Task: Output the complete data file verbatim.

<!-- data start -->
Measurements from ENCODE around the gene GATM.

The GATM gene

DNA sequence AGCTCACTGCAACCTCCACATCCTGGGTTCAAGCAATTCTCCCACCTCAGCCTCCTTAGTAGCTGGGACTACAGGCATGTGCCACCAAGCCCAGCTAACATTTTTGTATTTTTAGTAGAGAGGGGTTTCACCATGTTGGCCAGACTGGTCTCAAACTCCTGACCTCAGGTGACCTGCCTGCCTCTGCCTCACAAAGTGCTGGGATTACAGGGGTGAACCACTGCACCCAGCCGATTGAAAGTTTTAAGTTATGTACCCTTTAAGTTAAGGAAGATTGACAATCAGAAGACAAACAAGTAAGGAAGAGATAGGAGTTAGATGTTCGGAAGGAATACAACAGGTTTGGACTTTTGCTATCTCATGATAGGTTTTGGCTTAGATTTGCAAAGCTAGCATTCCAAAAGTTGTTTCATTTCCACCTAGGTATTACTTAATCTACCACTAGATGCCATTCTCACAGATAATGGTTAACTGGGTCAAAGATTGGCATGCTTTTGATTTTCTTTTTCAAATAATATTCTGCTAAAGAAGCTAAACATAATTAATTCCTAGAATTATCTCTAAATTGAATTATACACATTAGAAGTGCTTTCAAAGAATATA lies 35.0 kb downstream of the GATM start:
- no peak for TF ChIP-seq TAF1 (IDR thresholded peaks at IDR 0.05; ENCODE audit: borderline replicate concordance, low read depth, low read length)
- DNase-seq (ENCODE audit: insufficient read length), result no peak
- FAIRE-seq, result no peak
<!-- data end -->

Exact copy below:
Measurements from ENCODE around the gene GATM.

The GATM gene

DNA sequence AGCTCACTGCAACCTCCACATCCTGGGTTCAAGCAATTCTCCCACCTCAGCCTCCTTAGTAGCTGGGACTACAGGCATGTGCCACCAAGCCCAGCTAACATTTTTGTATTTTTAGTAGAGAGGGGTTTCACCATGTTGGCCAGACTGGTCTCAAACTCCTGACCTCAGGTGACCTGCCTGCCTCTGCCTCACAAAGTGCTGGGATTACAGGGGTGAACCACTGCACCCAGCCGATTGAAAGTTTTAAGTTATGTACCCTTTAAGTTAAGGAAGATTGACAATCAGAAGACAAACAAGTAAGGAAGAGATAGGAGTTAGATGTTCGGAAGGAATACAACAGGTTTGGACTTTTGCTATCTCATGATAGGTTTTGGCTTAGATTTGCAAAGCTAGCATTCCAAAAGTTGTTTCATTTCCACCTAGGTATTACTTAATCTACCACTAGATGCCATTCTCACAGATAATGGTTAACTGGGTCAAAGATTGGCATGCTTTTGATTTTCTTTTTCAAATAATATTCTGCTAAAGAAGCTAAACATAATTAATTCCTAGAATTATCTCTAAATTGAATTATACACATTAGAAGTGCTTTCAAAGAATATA lies 35.0 kb downstream of the GATM start:
- no peak for TF ChIP-seq TAF1 (IDR thresholded peaks at IDR 0.05; ENCODE audit: borderline replicate concordance, low read depth, low read length)
- DNase-seq (ENCODE audit: insufficient read length), result no peak
- FAIRE-seq, result no peak